What is it about?

Recently, competency modeling has sparked interest in computing education in general and cybersecurity education in particular. The current computing curricula 2020 report (CC2020) is fully embracing the concept of competency, and cybersecurity scholars are starting to discuss benefits of cybersecurity competency models. However, a systematic analysis of cybersecurity competency models has thus far been lacking. In our research, we make two contributions to the growing field of cybersecurity competency modeling. First, we analyze the current state of competency models in the cybersecurity and information security domains. Second, we build a new competency model informed by the competency model analysis. In the first part of our result section, we present a competency model analysis that includes, inter alia, the identification of competencies required by cybersecurity professionals, an analysis of knowledge areas covered by the models, a revelation of imbalance issues, a list of models’ uses, and an analysis of models’ bibliometric aspects. Our newly developed competency model is presented in the second part of the paper. Taking our competency model analysis into account, our new competency model addresses issues (e.g., lack of social and personal competencies) associated with the existing models.

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Why is it important?

In our discussion section, we highlight the benefits of competency models for tackling the cybersecurity skills shortage. Given their uses related to competency development, workforce development, and curriculum design, competency models can help to address many of the pressing challenges facing the cybersecurity education system and the labor market, including outdated curricula and poor alignment between industry and education. For example, competency models can be used for maintenance strategies, sustaining professional development, and identifying skills gaps. Our new competency model is particular useful when it comes to developing and evaluating qualification programs as well as recruiting and selecting talent. As the model is up to date and exhaustive, identifying outdated curricula becomes possible. Similarly, the clear description of competencies facilitates the identification and assessment of job candidates. What is more, our analysis points to several imbalances, which, when not addressed, might result in adverse consequences (e.g., ineffective cybersecurity professionals). Our new competency model mitigates these risks by incorporating a diverse spectrum of cybersecurity competencies, including social and personal competencies. To sum up, our research addresses the need for an overview of the current state of security competency models and the need for a comprehensive competency model. We hope that our analysis sheds light on the emerging (research) topic of competency modeling in cybersecurity education and supports the educational and industrial sector to improve training and education and to narrow the skills shortage.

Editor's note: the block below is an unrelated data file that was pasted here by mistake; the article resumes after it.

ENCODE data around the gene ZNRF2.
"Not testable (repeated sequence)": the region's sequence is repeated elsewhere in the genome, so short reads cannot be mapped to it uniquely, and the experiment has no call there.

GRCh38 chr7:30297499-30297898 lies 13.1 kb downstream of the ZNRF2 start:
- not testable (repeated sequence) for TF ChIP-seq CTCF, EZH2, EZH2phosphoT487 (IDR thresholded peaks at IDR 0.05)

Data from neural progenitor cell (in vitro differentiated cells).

Read the Original

This page is a summary of: Competency Models for Information Security and Cybersecurity Professionals: Analysis of Existing Work and a New Model, ACM Transactions on Computing Education, June 2023, ACM (Association for Computing Machinery),
DOI: 10.1145/3573205.
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